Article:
November 10th, 2010

Regaining Our Bearings

Ever since it launched at 5:00 on June 21, 2006 with Dylan Ratigan as moderator, CNBC’s Fast Money, the show with some real Wall Street traders used to be my favorite segment on the network. I always liked the fast talk, the quick wit and the wealth of information that the panel always seemed to have at their finger tips. But like most of the entertainment on CNBC, either they have gone down hill or I’ve just outgrown them.

Tonight’s show is a case in point. The market did decline 0.81% today but almost universally, the day was labeled a reversal day. You’d be hard pressed to not walk away at the show’s end believing that 1) you have been selling all last week in anticipation, 2) that today’s action marked the beginning of a correction of major proportions and 2) the first thing you should do (even before Cramer starts his opening monologue) is to close out most of your positions in some after-hours trades.

Granted, all the panelists are “traders” so their professional time-horizons are days and weeks not months; they can’t see much beyond next week and appear to have no idea or interest in where market or the economy might be next year. Granted, my time horizon is longer-term. My style is one of momentum trading where I attempt to discern the market’s trend and direction; my goal is to ride the wave from the reversal at the beginning all the way to the reversal at its peak.

Rather than becoming panicked, my reaction to today’s market action was not surprise but anticipation starting to be realized. When I see some market weakness, I need to step back and take a bring the big picture back into focus. For example, in “The Road Beyond the Congestion” of October 28, I wrote:

“The 1220 level represents a key resistance area, the neckline of a huge, elongated ascending triangle reversal with the apex at the March 2009 low. The market spent 3 months in 2008 in that congestion area just above 1220 and it could spend approximately three months in a similar congestion area above, on top of or below 1220 as it peers around the corner deciding which way to go.”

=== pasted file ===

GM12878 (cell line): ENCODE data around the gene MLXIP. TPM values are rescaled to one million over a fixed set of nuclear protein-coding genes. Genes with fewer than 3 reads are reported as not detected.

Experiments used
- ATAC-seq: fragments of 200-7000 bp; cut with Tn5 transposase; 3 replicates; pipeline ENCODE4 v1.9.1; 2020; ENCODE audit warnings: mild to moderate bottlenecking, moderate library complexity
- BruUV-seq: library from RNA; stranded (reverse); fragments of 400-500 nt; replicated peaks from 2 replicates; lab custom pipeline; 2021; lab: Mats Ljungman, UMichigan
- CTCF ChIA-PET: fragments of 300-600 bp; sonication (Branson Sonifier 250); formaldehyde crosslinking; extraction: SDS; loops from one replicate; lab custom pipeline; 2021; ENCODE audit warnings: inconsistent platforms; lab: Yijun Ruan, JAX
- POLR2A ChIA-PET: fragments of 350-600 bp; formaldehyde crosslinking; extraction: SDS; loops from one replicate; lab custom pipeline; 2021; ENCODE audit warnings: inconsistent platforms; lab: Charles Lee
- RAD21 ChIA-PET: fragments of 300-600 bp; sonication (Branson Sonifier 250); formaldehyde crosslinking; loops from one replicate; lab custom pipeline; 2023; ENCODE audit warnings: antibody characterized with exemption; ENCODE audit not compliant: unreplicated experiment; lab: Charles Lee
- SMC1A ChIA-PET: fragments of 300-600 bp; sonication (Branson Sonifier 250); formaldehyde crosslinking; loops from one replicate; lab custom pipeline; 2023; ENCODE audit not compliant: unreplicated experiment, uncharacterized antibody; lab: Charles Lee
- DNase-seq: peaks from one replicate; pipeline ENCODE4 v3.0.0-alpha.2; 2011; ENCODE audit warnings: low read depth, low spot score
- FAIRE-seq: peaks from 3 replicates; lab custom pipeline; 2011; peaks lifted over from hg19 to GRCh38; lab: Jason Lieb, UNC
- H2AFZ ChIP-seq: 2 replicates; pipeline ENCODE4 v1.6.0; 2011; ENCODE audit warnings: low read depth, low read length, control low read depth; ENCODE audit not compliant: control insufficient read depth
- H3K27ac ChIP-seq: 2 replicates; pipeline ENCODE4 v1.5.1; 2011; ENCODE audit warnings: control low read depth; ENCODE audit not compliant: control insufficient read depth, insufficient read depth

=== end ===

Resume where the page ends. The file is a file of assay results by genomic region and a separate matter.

and included the following chart – which is pretty much where we are today:

In “Sweet Dreams” of October 14, I laid out a picture of a strong market in 2011:

“What you see [in 1995] is a 37% move from the election to the end of the graph 14 months later. Extrapolating a similar 37% run higher from a close of possible 1150 close on this years election day results in a close of somewhere between 1500-1550 by the end of January 2012. The market could be bumping against it all-time high 14 months from now. I have a hard time believing it myself. It’s a dream, a sweet dream. We should only be so lucky.”

It’s interesting that there have been several references recently pointing to a 1500 target for the market based on a fundamental analysis based on applying historical average 16 P/E to a continually higher 2011 profit estimate (see “CEOs Most Optimistic on U.S. Profits in Bull Signal for S&P 500” from Bloomberg this past Monday). For example, Eddy Elfenbein of the “Crossing Wall Street” blog agrees with my technical analysis and wrote on Nov. 8:

“According to the latest forecasts, the S&P 500 is projected to earn $94.27 next year. At a ratio of 16-to-1, that translates to an S&P 500 of 1508. The index would have to rise by 23% over the next 14 months to get there, which is very reasonable.”

In short, today’s market changes nothing. I don’t intend to sell my winners yet but, instead, to take the opportunity of consolidation, this short breather, to follow the game plan I outlined earlier in “It’s Time to Clean House” and clean out the under-performers to make room the new winners when this market begins moving again in a few of weeks.

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  • Anonymous

    thx, guru. do you like csco or it is too big to move?

  • Joe

    Unfortunately, now that it's a damaged stock (i.e., don't know how long it will take to close that gap), there's no way I would touch it. It might be "cheap" and a buying opportunity but I just don't know how long it would take for it to move above 25-26.

    As a matter of fact, that was the breakout point even before this earnings announcement debacle and I wouldn't have bought it before unless and until it had gone above that level.

  • Anonymous

    One more question. would you touch NEWN? where would you put buy limit order from the chart?

  • Joe

    As a matter of policy, I don't usually trade IPOs and prefer stocks with more than at a minimum 4-6 month trading history.

    There's no shortage of outstanding buying opportunities. There's little need to try and pick up average level of gains but with much greater risk.

    IPOs like NEWN (especially since it's a Chinese stock with now real transparency) are more akin to gambling than they are to investing.